Friday April 26, 2019
Facebook Twitter Linkedin Linkedin Linkedin Linkedin

Why are more agents making the jump to home-based? A Q&A with Nexion Canada President Mike Foster

Wednesday, May 23, 2018

Why are more agents making the jump to home-based? A Q&A with Nexion Canada President Mike Foster

About one-third of Canadian travel agents are now home-based, says Nexion Canada President Mike Foster, “and we expect that number to continue to grow, based in part on U.S. data that estimates that half of all travel agents in that country are home-based.”

We caught up with Foster with a quick Q&A for this issue of Sphere.


1. How can an agent new to home-based find their perfect fit?

Foster: “In my view being home-based is the ideal opportunity for the agent who is comfortable in building and managing their own prospect and client list, and one who is disciplined enough to manage their time and workplace.

“I would suggest that they review their options carefully. Compare working with and without a host in order to ensure they chose the right option for themselves. 

“While I believe the right solution for many agents is the hosted model, I do believe that everyone needs to do their own research and ensure it is right for them. 

“I also suggest that if they are looking at starting their own hosted business by becoming an independent contractor, that they review all their options. 

“Don’t make your decision based solely on the fees and revenue-share. Look at the systems, tools, technology, support, flexibility, autonomy, supplier commissions, and speak to agents who are currently hosted by the company. 

“You want to find the right fit for yourself and ensure the right value in your choice.”



2. Why are more travel agents making the jump to home-based?

Foster: “More and more travel professionals are choosing to run home-based businesses. It has increased significantly over the past few years. It is estimated that one-third of Canadian travel agents are home-based, and we expect that number to continue to grow, based in part on U.S. data that estimates that half of all travel agents in that country are home-based.  

“There are a variety of factors influencing this growth, such as the rise of mobile technology that helps work get done anywhere. A large reason for the growth though is success building upon success. I believe that as agents have learned more about the business model and have become more comfortable and confident in the opportunity, a home-based travel business is an attractive option. 

“It isn’t the solution for every travel agent, but for the right person it provides an opportunity to build their own agency, control their own schedule and workplace, have their own book of business, and have increased income opportunity.”



3. How difficult is it to make this jump?

Foster: “The biggest challenge of entrepreneurship is stepping into the unknown. But for most people it is a far smoother process than they might think. 

“Of course, many Independent Contractors seek out a host agency so that they can have the support, tools and education to help them in their journey as independent travel agency owners.”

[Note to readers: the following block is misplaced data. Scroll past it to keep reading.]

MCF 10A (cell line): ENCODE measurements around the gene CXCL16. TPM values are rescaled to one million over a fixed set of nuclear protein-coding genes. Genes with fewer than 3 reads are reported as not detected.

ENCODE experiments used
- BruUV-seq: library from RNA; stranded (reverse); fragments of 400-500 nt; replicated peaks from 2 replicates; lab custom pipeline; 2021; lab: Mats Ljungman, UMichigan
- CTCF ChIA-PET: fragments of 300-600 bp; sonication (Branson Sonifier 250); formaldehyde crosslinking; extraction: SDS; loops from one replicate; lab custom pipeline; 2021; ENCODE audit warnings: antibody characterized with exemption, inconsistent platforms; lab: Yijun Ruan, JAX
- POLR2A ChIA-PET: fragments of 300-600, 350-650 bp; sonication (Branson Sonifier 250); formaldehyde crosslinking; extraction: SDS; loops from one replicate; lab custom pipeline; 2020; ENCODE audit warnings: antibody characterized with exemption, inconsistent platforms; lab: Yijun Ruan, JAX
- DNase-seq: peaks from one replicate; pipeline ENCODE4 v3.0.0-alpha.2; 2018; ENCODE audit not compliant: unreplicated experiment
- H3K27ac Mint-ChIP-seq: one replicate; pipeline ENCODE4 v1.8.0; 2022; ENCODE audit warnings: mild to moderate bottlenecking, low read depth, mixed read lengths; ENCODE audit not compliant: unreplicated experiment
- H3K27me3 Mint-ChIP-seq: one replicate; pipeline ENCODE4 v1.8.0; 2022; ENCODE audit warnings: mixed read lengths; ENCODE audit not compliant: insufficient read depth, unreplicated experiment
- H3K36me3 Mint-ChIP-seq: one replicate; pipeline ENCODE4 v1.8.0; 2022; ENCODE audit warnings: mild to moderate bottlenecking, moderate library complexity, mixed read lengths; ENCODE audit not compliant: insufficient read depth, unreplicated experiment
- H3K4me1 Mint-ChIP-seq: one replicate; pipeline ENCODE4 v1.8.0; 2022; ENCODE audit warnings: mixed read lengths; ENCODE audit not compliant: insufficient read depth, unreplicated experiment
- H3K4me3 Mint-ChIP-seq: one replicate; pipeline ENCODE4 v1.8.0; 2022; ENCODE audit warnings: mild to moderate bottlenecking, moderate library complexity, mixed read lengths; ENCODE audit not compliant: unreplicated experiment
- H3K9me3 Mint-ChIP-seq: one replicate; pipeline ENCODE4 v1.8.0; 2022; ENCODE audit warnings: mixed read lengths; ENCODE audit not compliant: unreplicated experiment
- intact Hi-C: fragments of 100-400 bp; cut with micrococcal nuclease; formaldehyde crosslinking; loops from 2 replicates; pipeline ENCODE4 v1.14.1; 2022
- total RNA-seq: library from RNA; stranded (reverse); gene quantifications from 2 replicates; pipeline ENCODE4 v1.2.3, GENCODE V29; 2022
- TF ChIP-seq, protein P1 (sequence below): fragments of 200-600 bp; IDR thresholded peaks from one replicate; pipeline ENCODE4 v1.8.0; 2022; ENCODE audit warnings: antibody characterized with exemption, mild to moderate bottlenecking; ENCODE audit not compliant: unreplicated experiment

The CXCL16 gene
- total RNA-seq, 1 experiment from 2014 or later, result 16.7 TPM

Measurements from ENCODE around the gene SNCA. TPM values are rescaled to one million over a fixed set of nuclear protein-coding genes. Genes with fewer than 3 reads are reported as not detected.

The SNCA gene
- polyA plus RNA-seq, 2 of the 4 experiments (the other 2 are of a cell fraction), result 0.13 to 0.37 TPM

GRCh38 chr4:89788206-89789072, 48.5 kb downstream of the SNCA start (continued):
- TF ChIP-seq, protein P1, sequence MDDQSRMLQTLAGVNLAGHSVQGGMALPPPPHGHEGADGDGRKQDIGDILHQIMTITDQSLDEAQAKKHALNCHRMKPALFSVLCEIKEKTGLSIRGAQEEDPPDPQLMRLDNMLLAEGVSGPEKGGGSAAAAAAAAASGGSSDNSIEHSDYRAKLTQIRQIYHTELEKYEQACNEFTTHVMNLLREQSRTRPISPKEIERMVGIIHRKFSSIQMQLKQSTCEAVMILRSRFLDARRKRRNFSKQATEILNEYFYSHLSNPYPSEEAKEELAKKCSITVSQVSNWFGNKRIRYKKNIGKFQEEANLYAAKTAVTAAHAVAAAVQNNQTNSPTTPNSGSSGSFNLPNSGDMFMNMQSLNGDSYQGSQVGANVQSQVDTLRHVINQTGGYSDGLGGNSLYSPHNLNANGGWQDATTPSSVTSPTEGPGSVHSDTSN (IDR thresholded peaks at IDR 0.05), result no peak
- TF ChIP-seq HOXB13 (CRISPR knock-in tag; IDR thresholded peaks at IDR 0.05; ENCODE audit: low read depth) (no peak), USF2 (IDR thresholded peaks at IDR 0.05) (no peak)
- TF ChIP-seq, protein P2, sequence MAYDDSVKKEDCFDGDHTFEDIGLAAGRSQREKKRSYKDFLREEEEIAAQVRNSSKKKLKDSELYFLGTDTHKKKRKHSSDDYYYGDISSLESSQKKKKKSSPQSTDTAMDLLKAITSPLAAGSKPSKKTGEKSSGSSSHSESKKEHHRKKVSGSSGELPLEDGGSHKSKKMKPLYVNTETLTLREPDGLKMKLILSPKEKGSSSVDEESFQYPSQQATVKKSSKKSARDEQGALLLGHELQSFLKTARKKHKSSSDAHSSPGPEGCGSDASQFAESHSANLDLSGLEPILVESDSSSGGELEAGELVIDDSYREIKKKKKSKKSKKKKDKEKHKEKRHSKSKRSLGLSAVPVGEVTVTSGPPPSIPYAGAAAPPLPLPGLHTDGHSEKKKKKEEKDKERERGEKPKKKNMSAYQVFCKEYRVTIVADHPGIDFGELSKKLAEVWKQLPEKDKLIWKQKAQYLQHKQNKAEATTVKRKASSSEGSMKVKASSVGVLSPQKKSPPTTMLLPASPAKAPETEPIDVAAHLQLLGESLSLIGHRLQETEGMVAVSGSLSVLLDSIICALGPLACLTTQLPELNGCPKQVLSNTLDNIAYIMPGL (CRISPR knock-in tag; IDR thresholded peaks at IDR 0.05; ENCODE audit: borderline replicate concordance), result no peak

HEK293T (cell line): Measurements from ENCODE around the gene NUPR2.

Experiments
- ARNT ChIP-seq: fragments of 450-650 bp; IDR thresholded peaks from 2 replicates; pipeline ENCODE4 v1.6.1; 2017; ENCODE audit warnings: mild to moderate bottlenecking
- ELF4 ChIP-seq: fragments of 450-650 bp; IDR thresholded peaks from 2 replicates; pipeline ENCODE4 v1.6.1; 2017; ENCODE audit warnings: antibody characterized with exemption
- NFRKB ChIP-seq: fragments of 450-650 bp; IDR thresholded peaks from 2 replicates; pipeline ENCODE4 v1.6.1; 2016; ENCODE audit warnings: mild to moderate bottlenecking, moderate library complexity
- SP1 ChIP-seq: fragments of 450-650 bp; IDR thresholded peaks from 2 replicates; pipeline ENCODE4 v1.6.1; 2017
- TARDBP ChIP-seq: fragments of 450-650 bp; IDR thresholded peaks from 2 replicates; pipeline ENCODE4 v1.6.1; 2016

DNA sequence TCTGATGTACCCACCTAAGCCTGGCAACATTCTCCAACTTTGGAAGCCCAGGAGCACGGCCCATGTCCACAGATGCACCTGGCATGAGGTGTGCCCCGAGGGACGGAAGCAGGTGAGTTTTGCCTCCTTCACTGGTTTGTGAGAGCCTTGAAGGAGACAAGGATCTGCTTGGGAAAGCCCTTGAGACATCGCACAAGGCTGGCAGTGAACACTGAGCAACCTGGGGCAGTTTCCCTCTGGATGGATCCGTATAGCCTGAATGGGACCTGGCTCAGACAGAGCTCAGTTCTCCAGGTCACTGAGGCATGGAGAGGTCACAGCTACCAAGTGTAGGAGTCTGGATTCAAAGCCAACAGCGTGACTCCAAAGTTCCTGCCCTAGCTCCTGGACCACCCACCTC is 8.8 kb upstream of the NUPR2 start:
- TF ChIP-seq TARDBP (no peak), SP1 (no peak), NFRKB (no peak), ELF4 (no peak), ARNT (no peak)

4. Do home-based agents deal with their own set of challenges that require extensive training? 

Foster: “There are certainly challenges, including the discipline of managing one’s own time and schedule and planning for their own business. The challenges are the same as those faced by any entrepreneur starting their own business. 

“The great thing about becoming an independent travel professional is that they are building their own business with the help and support of a host agency.  I like to say that the agent is in business for themselves, but not by themselves.”



5. What types of support resources are there to help agents transition to home-based? 

Foster: “Many host agencies, including Nexion Canada, put a lot of resources in the form of a team of people that help support agents as they have questions and need advice and assistance.  In our case, we also have an internal program of training and webinars.”



6. Can a home-based agent make it without the support of a host agency? 

Foster: “Today’s travel agent does have a few options. The hosted independent contractor option is one.  Another is to be an employee in someone else’s business. 

The agent also does have the option of starting their own agency, without being hosted. 

“I am occasionally asked ‘What value does your company bring me?’ It is a great question for the agent to consider! The agent who is supported by a host agency is operating their own agency, but they do so with the help of a host’s support team, access to the tools required to effectively and efficiently run their business, access to supplier relationships already established by a large company, on-going training and education, and assistance in marketing and building their business. 

“Additionally in a regulated province (Ontario, British Columbia and Quebec) the agent is also able to start their own business without the full cost and reporting requirements that they would have if operating independently of a host.”

G Adventures cancels Sri Lanka trips up to and including April 30
Following the attacks in Sri Lanka on April 21 and as a result of elevated travel warnings G Adventures says it is...
American Airlines warns on 2019 profit over 737 Max, fuel
American Airlines Group Inc. on Friday reported weaker than expected revenue and a dim outlook, and its shares slid in...
Scandinavian Airlines strike affects 72,000 travellers
Pilots for Scandinavian Airlines on Friday launched an open-ended strike following the collapse of pay negotiations...
Game of Thrones Studio Tour coming to Northern Ireland in 2020
The world’s only Game of Thrones Studio Tour will open in 2020 in the Linen Mill Studio in Banbridge, Northern Ireland.
View all News

Get travel news right to your inbox!